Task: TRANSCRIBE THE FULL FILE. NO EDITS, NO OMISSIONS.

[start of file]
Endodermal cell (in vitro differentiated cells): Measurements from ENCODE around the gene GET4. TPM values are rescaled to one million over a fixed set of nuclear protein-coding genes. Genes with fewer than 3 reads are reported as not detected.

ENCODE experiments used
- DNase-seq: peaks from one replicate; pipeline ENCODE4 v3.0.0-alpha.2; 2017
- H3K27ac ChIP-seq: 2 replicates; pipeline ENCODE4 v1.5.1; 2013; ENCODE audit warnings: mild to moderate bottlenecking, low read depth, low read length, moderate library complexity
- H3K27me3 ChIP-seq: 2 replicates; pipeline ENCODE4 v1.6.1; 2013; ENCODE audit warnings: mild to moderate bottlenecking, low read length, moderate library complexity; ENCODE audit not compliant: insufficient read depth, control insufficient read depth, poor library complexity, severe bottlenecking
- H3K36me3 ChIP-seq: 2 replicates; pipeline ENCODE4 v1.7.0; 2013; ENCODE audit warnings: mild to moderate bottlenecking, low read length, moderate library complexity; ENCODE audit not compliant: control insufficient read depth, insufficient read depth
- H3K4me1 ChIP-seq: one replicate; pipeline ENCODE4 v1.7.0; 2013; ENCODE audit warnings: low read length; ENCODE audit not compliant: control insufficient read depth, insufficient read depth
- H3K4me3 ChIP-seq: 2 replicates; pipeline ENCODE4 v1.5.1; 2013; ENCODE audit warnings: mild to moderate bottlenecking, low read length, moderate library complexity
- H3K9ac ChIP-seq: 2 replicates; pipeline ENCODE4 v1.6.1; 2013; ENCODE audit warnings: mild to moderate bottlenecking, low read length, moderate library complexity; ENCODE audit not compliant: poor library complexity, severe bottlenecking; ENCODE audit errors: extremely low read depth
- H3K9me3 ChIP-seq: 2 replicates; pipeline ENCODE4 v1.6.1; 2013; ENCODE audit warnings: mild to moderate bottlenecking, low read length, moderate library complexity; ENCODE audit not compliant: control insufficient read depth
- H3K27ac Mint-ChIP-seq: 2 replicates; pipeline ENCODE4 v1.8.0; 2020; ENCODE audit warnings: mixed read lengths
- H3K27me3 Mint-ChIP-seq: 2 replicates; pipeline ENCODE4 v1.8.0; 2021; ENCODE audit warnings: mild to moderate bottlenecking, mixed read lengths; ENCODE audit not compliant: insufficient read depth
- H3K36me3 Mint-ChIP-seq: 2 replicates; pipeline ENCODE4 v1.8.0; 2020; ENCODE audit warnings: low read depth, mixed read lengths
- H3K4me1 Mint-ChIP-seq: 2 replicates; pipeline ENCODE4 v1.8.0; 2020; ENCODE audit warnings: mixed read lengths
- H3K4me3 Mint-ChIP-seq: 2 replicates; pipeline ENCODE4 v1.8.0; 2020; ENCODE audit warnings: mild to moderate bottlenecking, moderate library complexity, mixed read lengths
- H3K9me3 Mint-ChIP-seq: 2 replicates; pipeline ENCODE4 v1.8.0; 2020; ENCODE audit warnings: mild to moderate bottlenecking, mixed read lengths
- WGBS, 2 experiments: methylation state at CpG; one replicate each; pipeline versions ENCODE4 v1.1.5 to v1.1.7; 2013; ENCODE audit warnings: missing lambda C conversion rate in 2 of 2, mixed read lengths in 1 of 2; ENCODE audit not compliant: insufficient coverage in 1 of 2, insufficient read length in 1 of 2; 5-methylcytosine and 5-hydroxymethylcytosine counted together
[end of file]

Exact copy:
Endodermal cell (in vitro differentiated cells): Measurements from ENCODE around the gene GET4. TPM values are rescaled to one million over a fixed set of nuclear protein-coding genes. Genes with fewer than 3 reads are reported as not detected.

ENCODE experiments used
- DNase-seq: peaks from one replicate; pipeline ENCODE4 v3.0.0-alpha.2; 2017
- H3K27ac ChIP-seq: 2 replicates; pipeline ENCODE4 v1.5.1; 2013; ENCODE audit warnings: mild to moderate bottlenecking, low read depth, low read length, moderate library complexity
- H3K27me3 ChIP-seq: 2 replicates; pipeline ENCODE4 v1.6.1; 2013; ENCODE audit warnings: mild to moderate bottlenecking, low read length, moderate library complexity; ENCODE audit not compliant: insufficient read depth, control insufficient read depth, poor library complexity, severe bottlenecking
- H3K36me3 ChIP-seq: 2 replicates; pipeline ENCODE4 v1.7.0; 2013; ENCODE audit warnings: mild to moderate bottlenecking, low read length, moderate library complexity; ENCODE audit not compliant: control insufficient read depth, insufficient read depth
- H3K4me1 ChIP-seq: one replicate; pipeline ENCODE4 v1.7.0; 2013; ENCODE audit warnings: low read length; ENCODE audit not compliant: control insufficient read depth, insufficient read depth
- H3K4me3 ChIP-seq: 2 replicates; pipeline ENCODE4 v1.5.1; 2013; ENCODE audit warnings: mild to moderate bottlenecking, low read length, moderate library complexity
- H3K9ac ChIP-seq: 2 replicates; pipeline ENCODE4 v1.6.1; 2013; ENCODE audit warnings: mild to moderate bottlenecking, low read length, moderate library complexity; ENCODE audit not compliant: poor library complexity, severe bottlenecking; ENCODE audit errors: extremely low read depth
- H3K9me3 ChIP-seq: 2 replicates; pipeline ENCODE4 v1.6.1; 2013; ENCODE audit warnings: mild to moderate bottlenecking, low read length, moderate library complexity; ENCODE audit not compliant: control insufficient read depth
- H3K27ac Mint-ChIP-seq: 2 replicates; pipeline ENCODE4 v1.8.0; 2020; ENCODE audit warnings: mixed read lengths
- H3K27me3 Mint-ChIP-seq: 2 replicates; pipeline ENCODE4 v1.8.0; 2021; ENCODE audit warnings: mild to moderate bottlenecking, mixed read lengths; ENCODE audit not compliant: insufficient read depth
- H3K36me3 Mint-ChIP-seq: 2 replicates; pipeline ENCODE4 v1.8.0; 2020; ENCODE audit warnings: low read depth, mixed read lengths
- H3K4me1 Mint-ChIP-seq: 2 replicates; pipeline ENCODE4 v1.8.0; 2020; ENCODE audit warnings: mixed read lengths
- H3K4me3 Mint-ChIP-seq: 2 replicates; pipeline ENCODE4 v1.8.0; 2020; ENCODE audit warnings: mild to moderate bottlenecking, moderate library complexity, mixed read lengths
- H3K9me3 Mint-ChIP-seq: 2 replicates; pipeline ENCODE4 v1.8.0; 2020; ENCODE audit warnings: mild to moderate bottlenecking, mixed read lengths
- WGBS, 2 experiments: methylation state at CpG; one replicate each; pipeline versions ENCODE4 v1.1.5 to v1.1.7; 2013; ENCODE audit warnings: missing lambda C conversion rate in 2 of 2, mixed read lengths in 1 of 2; ENCODE audit not compliant: insufficient coverage in 1 of 2, insufficient read length in 1 of 2; 5-methylcytosine and 5-hydroxymethylcytosine counted together